According to the Oxford dictionary, a toddler is defined as a young child who is just beginning to walk. babies who are 12-36 months old fall in this category. As a guideline, children in this age usually should be given 3 meals, 2-3 snacks and adequate amounts of water.
There are certain foods that should not be given to toddlers too. In this blog we will look at 7 such foods:
- Foods high in salt
Too much sodium is harmful for babies’ kidneys. But it is important to remember that sodium is not just present in salt, but there are many hidden sources of unnecessary sodium that you should keep in mind. Some of them are:
- packaged meals
- pickles and chutneys
- baked goods
- processed meats like sausages
- Frozen ready to eat foods
More often than not, frozen foods contain high amounts of sodium. So even though they are easy and convenient, remember that they are not healthy for your toddlers and should be avoided.
Sugar in a toddlers diet is completely unnecessary. It does not provide any nutrition and is a leading cause of tooth decay, obesity and other lifestyle disorders. You must also keep in mind hidden sources of sugar like:
- readymade sauces and dressings
- curry pastes
- packaged foods
- jams and preserves
- baked goods
- flavoured yogurts
- Whole nuts and peanuts
Young children should not be given whole nuts and peanuts simply because they pose a choking hazard. You can give these in powder form, crushed or butter form from 6 months onwards. in case of any family history of an allergy from nuts and peanuts, please consult your physician or dietitian before introducing these.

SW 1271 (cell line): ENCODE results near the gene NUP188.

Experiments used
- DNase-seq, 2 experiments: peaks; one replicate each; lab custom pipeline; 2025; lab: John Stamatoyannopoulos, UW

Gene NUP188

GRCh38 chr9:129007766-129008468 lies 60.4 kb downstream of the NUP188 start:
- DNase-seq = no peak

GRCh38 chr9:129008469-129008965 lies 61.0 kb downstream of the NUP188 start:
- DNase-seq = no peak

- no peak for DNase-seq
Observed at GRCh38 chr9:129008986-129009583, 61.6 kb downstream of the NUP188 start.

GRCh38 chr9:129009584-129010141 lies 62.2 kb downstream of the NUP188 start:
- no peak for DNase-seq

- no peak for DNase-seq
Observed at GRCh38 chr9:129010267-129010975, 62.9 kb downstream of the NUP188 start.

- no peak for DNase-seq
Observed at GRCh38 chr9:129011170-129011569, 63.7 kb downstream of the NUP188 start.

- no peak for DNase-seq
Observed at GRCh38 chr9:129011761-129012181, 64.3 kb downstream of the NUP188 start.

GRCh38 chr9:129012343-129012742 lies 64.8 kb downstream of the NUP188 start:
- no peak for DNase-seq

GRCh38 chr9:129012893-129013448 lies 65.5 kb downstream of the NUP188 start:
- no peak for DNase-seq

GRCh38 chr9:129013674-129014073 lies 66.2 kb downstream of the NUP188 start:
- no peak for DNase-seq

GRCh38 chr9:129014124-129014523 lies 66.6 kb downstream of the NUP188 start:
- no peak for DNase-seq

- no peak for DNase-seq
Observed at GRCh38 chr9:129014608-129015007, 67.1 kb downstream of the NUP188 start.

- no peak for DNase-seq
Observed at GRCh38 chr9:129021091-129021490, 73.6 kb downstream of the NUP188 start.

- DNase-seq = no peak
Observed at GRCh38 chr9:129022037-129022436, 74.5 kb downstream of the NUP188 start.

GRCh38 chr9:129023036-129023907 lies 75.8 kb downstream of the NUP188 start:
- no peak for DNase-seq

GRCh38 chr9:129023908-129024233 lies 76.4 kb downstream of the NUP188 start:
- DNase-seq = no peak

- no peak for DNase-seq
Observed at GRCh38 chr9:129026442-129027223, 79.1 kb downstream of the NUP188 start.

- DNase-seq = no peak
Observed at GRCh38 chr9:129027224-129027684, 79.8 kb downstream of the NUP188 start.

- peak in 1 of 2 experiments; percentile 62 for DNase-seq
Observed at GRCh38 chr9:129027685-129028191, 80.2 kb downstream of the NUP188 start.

- Raw or lightly cooked eggs
Well cooked eggs can be given to babies from 6 months onwards. make sure that both the white and the yolk are cooked enough so they become solid. Uncooked or runny eggs are the major cause of food borne illness due to Salmonella. Eggs are also a common allergy causing foods so introduce in small quantities and watch out for any allergy type symptom.
- Some types of cheeses
Cheese can be introduced at 6 months as they are a good source of protein, calcium and vitamins. But there are a few precautions you need to take:
- the cheese should be pasteurised full fat cheese like mild cheddar, cottage cheese, cream cheese
- soft cheeses that use a mould for ageing like brie, camembert, etc should be avoided
- ripened goat’s milk chases and blue-veined cheeses that are not pasteurised should also be avoided as they may contain listeria, a type of pathogen. eg. Roquefort
- Raw shellfish, high mercury fish
Raw shellfish like oysters, clams, mussels, can cause food poisoning and so should be avoided. Fish like marlin, swordfish and shark can sometimes have high mercury content that can interfere with a baby’s nervous system development, thus should be avoided.